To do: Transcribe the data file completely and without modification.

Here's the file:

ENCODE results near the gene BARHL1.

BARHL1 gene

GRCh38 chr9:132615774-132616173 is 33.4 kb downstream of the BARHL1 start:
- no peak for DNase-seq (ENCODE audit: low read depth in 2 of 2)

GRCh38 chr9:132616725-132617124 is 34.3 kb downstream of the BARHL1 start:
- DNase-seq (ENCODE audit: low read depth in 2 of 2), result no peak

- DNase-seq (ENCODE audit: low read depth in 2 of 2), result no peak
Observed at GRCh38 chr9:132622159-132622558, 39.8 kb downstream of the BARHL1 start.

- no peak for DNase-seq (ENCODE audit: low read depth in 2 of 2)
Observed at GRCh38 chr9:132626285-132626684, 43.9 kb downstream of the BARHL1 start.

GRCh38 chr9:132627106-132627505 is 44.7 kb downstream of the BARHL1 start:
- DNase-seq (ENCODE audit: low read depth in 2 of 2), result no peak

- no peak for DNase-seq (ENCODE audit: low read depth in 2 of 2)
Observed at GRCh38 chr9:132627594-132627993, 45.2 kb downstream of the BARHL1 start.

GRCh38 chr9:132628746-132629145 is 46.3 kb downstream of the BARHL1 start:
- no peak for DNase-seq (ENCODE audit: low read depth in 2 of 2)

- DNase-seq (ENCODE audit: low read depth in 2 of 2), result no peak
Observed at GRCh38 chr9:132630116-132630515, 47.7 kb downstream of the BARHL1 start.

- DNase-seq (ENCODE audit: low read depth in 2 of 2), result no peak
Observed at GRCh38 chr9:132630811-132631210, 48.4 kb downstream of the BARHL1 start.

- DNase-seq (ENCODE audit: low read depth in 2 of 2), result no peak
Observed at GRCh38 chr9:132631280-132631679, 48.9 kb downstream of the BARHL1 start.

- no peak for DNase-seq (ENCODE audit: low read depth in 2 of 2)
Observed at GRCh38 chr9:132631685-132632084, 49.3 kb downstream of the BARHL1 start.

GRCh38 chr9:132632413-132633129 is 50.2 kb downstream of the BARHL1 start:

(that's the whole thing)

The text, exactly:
ENCODE results near the gene BARHL1.

BARHL1 gene

GRCh38 chr9:132615774-132616173 is 33.4 kb downstream of the BARHL1 start:
- no peak for DNase-seq (ENCODE audit: low read depth in 2 of 2)

GRCh38 chr9:132616725-132617124 is 34.3 kb downstream of the BARHL1 start:
- DNase-seq (ENCODE audit: low read depth in 2 of 2), result no peak

- DNase-seq (ENCODE audit: low read depth in 2 of 2), result no peak
Observed at GRCh38 chr9:132622159-132622558, 39.8 kb downstream of the BARHL1 start.

- no peak for DNase-seq (ENCODE audit: low read depth in 2 of 2)
Observed at GRCh38 chr9:132626285-132626684, 43.9 kb downstream of the BARHL1 start.

GRCh38 chr9:132627106-132627505 is 44.7 kb downstream of the BARHL1 start:
- DNase-seq (ENCODE audit: low read depth in 2 of 2), result no peak

- no peak for DNase-seq (ENCODE audit: low read depth in 2 of 2)
Observed at GRCh38 chr9:132627594-132627993, 45.2 kb downstream of the BARHL1 start.

GRCh38 chr9:132628746-132629145 is 46.3 kb downstream of the BARHL1 start:
- no peak for DNase-seq (ENCODE audit: low read depth in 2 of 2)

- DNase-seq (ENCODE audit: low read depth in 2 of 2), result no peak
Observed at GRCh38 chr9:132630116-132630515, 47.7 kb downstream of the BARHL1 start.

- DNase-seq (ENCODE audit: low read depth in 2 of 2), result no peak
Observed at GRCh38 chr9:132630811-132631210, 48.4 kb downstream of the BARHL1 start.

- DNase-seq (ENCODE audit: low read depth in 2 of 2), result no peak
Observed at GRCh38 chr9:132631280-132631679, 48.9 kb downstream of the BARHL1 start.

- no peak for DNase-seq (ENCODE audit: low read depth in 2 of 2)
Observed at GRCh38 chr9:132631685-132632084, 49.3 kb downstream of the BARHL1 start.

GRCh38 chr9:132632413-132633129 is 50.2 kb downstream of the BARHL1 start: